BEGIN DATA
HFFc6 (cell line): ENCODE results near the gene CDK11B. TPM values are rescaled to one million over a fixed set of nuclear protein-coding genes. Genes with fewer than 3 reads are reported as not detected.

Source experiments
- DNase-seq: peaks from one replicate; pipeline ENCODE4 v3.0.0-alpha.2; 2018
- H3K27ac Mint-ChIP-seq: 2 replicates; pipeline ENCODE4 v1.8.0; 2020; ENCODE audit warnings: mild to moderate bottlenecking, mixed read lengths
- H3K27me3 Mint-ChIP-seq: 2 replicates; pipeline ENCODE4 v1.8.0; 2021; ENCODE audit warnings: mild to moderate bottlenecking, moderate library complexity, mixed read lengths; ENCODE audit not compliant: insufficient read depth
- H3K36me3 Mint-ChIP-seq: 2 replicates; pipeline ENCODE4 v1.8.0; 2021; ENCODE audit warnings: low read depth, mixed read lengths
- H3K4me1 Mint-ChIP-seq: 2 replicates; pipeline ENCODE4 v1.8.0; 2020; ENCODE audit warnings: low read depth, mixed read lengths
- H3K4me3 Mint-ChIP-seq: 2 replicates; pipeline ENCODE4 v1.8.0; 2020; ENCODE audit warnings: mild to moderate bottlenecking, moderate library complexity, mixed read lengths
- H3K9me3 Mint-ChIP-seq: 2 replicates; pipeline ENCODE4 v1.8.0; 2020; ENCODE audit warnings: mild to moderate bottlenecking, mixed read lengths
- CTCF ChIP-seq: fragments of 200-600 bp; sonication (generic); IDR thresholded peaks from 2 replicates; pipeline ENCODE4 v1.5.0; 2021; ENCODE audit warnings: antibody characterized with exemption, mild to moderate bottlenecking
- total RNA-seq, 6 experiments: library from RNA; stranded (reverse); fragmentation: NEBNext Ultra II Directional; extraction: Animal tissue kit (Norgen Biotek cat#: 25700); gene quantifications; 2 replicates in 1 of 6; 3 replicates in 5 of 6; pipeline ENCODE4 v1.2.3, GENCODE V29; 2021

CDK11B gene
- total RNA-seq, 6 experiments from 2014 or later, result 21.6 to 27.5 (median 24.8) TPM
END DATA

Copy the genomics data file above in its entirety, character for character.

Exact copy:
HFFc6 (cell line): ENCODE results near the gene CDK11B. TPM values are rescaled to one million over a fixed set of nuclear protein-coding genes. Genes with fewer than 3 reads are reported as not detected.

Source experiments
- DNase-seq: peaks from one replicate; pipeline ENCODE4 v3.0.0-alpha.2; 2018
- H3K27ac Mint-ChIP-seq: 2 replicates; pipeline ENCODE4 v1.8.0; 2020; ENCODE audit warnings: mild to moderate bottlenecking, mixed read lengths
- H3K27me3 Mint-ChIP-seq: 2 replicates; pipeline ENCODE4 v1.8.0; 2021; ENCODE audit warnings: mild to moderate bottlenecking, moderate library complexity, mixed read lengths; ENCODE audit not compliant: insufficient read depth
- H3K36me3 Mint-ChIP-seq: 2 replicates; pipeline ENCODE4 v1.8.0; 2021; ENCODE audit warnings: low read depth, mixed read lengths
- H3K4me1 Mint-ChIP-seq: 2 replicates; pipeline ENCODE4 v1.8.0; 2020; ENCODE audit warnings: low read depth, mixed read lengths
- H3K4me3 Mint-ChIP-seq: 2 replicates; pipeline ENCODE4 v1.8.0; 2020; ENCODE audit warnings: mild to moderate bottlenecking, moderate library complexity, mixed read lengths
- H3K9me3 Mint-ChIP-seq: 2 replicates; pipeline ENCODE4 v1.8.0; 2020; ENCODE audit warnings: mild to moderate bottlenecking, mixed read lengths
- CTCF ChIP-seq: fragments of 200-600 bp; sonication (generic); IDR thresholded peaks from 2 replicates; pipeline ENCODE4 v1.5.0; 2021; ENCODE audit warnings: antibody characterized with exemption, mild to moderate bottlenecking
- total RNA-seq, 6 experiments: library from RNA; stranded (reverse); fragmentation: NEBNext Ultra II Directional; extraction: Animal tissue kit (Norgen Biotek cat#: 25700); gene quantifications; 2 replicates in 1 of 6; 3 replicates in 5 of 6; pipeline ENCODE4 v1.2.3, GENCODE V29; 2021

CDK11B gene
- total RNA-seq, 6 experiments from 2014 or later, result 21.6 to 27.5 (median 24.8) TPM